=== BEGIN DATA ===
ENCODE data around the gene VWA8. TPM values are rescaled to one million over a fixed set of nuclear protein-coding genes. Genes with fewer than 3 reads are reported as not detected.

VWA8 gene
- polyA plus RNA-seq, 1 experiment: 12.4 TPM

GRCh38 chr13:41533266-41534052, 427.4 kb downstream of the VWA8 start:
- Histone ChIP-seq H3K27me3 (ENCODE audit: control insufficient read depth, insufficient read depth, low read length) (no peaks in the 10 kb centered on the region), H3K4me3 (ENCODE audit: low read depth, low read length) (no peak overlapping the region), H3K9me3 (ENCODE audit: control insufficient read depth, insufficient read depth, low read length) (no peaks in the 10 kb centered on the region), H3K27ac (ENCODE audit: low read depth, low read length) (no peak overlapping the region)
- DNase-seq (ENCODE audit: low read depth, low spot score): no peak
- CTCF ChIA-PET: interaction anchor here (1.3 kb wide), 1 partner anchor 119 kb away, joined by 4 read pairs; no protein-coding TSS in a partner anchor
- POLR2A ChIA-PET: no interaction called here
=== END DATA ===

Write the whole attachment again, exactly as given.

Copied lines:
ENCODE data around the gene VWA8. TPM values are rescaled to one million over a fixed set of nuclear protein-coding genes. Genes with fewer than 3 reads are reported as not detected.

VWA8 gene
- polyA plus RNA-seq, 1 experiment: 12.4 TPM

GRCh38 chr13:41533266-41534052, 427.4 kb downstream of the VWA8 start:
- Histone ChIP-seq H3K27me3 (ENCODE audit: control insufficient read depth, insufficient read depth, low read length) (no peaks in the 10 kb centered on the region), H3K4me3 (ENCODE audit: low read depth, low read length) (no peak overlapping the region), H3K9me3 (ENCODE audit: control insufficient read depth, insufficient read depth, low read length) (no peaks in the 10 kb centered on the region), H3K27ac (ENCODE audit: low read depth, low read length) (no peak overlapping the region)
- DNase-seq (ENCODE audit: low read depth, low spot score): no peak
- CTCF ChIA-PET: interaction anchor here (1.3 kb wide), 1 partner anchor 119 kb away, joined by 4 read pairs; no protein-coding TSS in a partner anchor
- POLR2A ChIA-PET: no interaction called here